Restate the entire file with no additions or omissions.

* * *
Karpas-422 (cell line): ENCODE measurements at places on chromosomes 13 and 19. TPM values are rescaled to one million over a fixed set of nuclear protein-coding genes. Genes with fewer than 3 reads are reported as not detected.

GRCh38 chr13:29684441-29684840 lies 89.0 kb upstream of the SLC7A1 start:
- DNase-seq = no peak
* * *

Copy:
Karpas-422 (cell line): ENCODE measurements at places on chromosomes 13 and 19. TPM values are rescaled to one million over a fixed set of nuclear protein-coding genes. Genes with fewer than 3 reads are reported as not detected.

GRCh38 chr13:29684441-29684840 lies 89.0 kb upstream of the SLC7A1 start:
- DNase-seq = no peak